I think it is important with a blog series to depict real-time change. It occurred to me when coming to write this next post that I have not given you a week-to-week example of what working on a project of this size is like, so for this blog post, I will be considering a fortnight’s worth of project development, including two conference calls.
In a previous post for this series, I spoke about the need for trust between two companies who embark on a developer project, and this gets exciting when the design stages come to fruition.
Once a client can see their ideas start to take a physical shape, it becomes much easier for them to add new features and ideas, and this can be both of benefit and a challenge to project scope.
On the one hand, it helps the developer when the client is vocal about what they like and dislike; the vaguer the brief, the harder it is for them to produce what you want, so being able to communicate any new concepts to the designer is always a good thing. However, it can also highlight the disconnect with technical knowledge on the side of the client, and so the difficulty for the developers to produce their eCommerce platform to the same timeframe.
For this relationship to work, there needs to be a ‘trust of provision’ relationship, meaning you both trust one another to uphold their end of the bargain. That’s where we pick up the
project; after the all-important first meeting and as the designs start to roll in, how does the co-operation change?
When we last left
, they were in desperate need of an internal meeting. After showing them the initial designs, they were happy with the way it was coming together, but clearly needed some time to determine the exact content they were going to include as well as the configuration of some key elements, such as the menu display and images used. This next conference call was to confirm whether or not those decisions had been made, and to establish how we could move forward from this point.
Once you reach this fine-tuning stage, it all comes down to the product selection, search results definition and the precision at which these are carried out. In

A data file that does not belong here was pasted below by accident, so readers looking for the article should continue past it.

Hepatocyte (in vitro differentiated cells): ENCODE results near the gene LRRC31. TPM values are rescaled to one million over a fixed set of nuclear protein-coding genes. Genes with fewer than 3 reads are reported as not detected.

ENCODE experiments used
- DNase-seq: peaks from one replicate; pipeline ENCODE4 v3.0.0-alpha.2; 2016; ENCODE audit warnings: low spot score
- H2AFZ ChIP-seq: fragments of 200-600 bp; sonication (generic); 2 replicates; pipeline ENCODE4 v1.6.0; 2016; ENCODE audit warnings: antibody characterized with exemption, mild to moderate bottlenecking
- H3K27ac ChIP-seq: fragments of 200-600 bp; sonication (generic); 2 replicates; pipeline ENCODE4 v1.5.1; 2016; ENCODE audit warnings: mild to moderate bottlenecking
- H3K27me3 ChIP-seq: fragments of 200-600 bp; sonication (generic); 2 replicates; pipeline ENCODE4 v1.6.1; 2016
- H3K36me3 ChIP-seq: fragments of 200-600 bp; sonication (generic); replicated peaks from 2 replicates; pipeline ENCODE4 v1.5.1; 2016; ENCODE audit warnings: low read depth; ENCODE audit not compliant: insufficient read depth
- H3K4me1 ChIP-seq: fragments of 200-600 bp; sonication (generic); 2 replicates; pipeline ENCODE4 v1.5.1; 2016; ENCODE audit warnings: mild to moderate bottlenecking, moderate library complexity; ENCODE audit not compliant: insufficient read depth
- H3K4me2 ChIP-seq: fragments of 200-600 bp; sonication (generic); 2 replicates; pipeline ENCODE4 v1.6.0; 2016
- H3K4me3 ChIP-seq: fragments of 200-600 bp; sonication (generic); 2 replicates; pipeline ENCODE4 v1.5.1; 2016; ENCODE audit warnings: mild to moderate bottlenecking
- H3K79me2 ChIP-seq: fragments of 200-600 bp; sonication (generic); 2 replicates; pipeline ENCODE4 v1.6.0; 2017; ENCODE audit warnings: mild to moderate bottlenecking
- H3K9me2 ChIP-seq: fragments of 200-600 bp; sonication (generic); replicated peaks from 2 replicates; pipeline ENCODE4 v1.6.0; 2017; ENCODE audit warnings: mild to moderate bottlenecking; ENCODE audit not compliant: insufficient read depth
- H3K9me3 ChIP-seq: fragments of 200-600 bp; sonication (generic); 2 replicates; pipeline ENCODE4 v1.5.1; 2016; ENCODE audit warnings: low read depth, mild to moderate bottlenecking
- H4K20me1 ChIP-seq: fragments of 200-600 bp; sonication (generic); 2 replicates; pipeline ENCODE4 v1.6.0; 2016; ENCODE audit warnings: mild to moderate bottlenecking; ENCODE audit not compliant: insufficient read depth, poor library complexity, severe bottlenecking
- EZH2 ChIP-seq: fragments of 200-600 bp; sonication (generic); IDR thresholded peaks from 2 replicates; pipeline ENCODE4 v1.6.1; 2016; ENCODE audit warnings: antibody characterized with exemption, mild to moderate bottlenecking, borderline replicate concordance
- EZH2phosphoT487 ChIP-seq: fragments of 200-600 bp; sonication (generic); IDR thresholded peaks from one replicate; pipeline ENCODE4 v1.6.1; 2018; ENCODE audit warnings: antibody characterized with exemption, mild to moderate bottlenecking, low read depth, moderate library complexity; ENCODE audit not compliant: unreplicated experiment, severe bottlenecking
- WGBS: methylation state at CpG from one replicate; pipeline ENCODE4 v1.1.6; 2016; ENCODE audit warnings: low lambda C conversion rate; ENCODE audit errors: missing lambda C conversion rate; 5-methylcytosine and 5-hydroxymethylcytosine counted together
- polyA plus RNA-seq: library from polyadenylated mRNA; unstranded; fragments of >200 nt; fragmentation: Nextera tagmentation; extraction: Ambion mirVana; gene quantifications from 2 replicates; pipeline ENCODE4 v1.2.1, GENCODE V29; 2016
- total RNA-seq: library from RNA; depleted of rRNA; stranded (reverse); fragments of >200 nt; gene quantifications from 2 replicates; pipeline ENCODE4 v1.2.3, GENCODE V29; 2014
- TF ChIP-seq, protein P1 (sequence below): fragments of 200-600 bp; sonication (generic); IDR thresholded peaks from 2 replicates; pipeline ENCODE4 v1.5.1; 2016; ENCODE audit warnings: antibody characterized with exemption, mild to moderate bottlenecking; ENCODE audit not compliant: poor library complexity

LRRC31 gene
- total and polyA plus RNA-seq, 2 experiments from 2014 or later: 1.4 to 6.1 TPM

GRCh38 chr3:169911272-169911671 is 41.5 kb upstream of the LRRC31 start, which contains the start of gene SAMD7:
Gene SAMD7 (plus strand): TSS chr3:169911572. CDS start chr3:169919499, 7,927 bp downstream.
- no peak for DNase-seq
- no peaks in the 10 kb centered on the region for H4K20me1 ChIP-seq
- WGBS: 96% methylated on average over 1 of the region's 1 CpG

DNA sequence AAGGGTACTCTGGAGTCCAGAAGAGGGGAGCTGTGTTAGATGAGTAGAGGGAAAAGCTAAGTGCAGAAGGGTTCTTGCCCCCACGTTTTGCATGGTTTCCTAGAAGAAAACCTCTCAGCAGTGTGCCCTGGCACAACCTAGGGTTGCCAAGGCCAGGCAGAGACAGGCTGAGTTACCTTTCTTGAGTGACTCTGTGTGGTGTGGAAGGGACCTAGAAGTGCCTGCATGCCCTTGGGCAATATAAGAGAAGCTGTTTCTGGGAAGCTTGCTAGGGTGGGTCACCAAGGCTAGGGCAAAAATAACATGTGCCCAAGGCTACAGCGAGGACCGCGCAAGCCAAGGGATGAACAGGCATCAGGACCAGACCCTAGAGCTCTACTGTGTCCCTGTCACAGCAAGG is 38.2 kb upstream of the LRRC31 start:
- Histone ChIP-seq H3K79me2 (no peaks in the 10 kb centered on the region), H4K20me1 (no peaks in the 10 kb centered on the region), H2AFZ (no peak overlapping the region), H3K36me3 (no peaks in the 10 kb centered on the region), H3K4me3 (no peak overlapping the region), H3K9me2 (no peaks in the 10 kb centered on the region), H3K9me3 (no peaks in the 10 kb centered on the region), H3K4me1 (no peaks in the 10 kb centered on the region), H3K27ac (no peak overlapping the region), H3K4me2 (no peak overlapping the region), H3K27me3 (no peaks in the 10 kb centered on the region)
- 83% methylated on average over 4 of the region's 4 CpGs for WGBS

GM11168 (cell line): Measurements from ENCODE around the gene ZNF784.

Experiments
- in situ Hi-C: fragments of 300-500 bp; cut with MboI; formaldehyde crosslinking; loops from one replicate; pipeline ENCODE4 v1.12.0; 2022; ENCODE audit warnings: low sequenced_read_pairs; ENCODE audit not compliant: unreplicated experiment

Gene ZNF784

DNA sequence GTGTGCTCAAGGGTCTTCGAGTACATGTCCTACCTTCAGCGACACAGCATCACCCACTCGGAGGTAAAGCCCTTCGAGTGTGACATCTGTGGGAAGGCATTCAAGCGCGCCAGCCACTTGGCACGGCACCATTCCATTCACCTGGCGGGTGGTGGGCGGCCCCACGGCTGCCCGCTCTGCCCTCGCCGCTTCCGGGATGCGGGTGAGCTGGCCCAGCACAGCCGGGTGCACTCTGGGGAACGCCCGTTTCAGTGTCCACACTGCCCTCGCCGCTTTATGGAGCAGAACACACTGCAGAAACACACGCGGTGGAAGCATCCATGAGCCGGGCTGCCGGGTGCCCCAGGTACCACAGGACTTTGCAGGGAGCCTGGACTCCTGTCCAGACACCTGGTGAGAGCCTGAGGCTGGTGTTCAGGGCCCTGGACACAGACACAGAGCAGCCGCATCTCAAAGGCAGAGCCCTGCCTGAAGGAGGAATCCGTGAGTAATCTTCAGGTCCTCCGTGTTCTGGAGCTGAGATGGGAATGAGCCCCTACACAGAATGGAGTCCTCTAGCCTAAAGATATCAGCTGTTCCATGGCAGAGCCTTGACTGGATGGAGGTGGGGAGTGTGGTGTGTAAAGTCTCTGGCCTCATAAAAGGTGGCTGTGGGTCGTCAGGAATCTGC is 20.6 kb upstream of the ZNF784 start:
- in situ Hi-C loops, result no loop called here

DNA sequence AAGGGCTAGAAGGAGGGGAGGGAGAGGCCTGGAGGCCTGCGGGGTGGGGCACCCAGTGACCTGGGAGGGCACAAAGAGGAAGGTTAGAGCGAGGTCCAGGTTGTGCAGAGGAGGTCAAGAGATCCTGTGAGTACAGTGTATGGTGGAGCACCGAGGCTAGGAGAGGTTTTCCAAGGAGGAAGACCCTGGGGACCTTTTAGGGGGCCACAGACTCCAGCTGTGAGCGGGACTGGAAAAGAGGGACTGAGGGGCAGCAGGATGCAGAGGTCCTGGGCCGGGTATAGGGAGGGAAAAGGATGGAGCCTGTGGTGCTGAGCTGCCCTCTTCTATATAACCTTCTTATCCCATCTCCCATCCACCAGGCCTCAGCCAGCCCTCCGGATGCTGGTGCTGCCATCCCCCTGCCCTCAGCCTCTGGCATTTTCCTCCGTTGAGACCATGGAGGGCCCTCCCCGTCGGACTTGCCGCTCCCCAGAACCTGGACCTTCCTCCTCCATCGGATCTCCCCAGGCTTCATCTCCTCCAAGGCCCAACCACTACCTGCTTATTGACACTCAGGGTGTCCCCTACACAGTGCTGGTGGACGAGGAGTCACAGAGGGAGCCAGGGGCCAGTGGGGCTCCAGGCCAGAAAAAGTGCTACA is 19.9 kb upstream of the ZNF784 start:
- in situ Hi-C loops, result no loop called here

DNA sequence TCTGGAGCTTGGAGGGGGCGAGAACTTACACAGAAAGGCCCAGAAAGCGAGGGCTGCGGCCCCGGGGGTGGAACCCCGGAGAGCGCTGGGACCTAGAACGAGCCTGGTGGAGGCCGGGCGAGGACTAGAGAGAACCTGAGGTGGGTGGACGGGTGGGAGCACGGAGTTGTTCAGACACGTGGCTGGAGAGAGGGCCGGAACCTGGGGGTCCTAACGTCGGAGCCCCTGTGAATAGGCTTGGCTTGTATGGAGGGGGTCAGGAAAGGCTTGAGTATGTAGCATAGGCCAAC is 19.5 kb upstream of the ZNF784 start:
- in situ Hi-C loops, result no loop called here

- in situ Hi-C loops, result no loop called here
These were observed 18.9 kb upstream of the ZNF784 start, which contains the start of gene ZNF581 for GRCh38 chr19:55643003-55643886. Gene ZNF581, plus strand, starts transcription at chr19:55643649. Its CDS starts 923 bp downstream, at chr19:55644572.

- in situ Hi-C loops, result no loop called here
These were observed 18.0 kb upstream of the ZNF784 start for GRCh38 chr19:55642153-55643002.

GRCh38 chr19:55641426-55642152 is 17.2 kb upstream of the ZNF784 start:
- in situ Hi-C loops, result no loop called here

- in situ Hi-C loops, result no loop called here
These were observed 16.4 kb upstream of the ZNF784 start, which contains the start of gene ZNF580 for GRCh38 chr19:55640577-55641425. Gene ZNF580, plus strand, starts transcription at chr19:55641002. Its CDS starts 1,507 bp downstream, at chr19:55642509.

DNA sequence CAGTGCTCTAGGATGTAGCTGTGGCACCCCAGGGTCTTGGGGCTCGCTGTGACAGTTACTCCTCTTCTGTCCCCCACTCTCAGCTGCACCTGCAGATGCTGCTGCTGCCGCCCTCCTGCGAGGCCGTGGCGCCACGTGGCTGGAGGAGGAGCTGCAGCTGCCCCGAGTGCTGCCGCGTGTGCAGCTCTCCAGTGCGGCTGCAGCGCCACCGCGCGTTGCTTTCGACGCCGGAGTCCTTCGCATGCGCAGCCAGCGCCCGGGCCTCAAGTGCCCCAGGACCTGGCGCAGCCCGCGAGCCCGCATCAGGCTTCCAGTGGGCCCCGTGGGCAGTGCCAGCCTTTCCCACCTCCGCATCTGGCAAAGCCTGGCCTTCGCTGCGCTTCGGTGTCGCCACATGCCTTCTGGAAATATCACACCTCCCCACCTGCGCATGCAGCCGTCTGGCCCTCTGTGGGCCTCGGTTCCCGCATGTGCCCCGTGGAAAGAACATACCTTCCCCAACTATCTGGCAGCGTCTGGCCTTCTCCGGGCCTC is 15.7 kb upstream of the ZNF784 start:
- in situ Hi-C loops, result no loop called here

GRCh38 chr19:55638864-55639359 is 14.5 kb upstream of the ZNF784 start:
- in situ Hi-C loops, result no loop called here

case, as with many others, each search result needs to go to a corresponding landing page depending on the number of letters entered, the filtering and so on, so the design of these pages and which items they want to appear prominent are all details which need to be ironed out at this stage.
Technical roadmaps are great to put across to companies, as clients will often continue to add ideas into the mix long after the design stages have been left behind. With our solution, all needs are catered for and it just depends upon time, which can vary based on how complicated a change it is they want to make and how far down the line we are in building the project. There were certain additions to the site which
felt were important to include, but they were unaware of the added time this would put onto the project.
For the coming week, though, we had very clear terms set out for what
needed to send across to us:
• Definition of the full site hierarchy, including all categories and any sub categories
• Product content
• The site URLs/SSL certificates, once they have been purchased and specified
• All static content with an idea of marketing text
While they were sending us this, we agreed to continue with the design of the account and checkout pages, while starting the hardware configuration and page builds.
Your end of the bargain
So, fast-forward a week and did we both hold up our ends of the bargain? Sometimes such an answer isn’t so straight forward. We were sent the hierarchy definitions, product content and other static content, but not all of this could be completed in time. Understandably with a company as large as Malvern , content as important as this often needs the permission of several people who may or may not be available at the same time to sign-off all content, but this sort of delay is very minor. With our intention to start building on Monday now that we have so much of the content in, we have adjusted the project plan and milestones between us – which can happen with such enormous projects.
Such a relationship is all about give, take and what I described earlier as the ‘trust of provision’ concept. Productive exchanges can be difficult to achieve when there is an issue with miscommunication, delays from unforeseen circumstances or simple human error, which is why trying to limit these discrepancies as much as possible is so vital to maintaining that level of trust.
Sometimes it can be a challenge to get around issues like those above, and you have to remind yourself that not everything is a quick fix, and if certain milestones are moved, you must continually strive to communicate effectively.
The project continues.
Click here and read "Part 5: Conference demos" right now!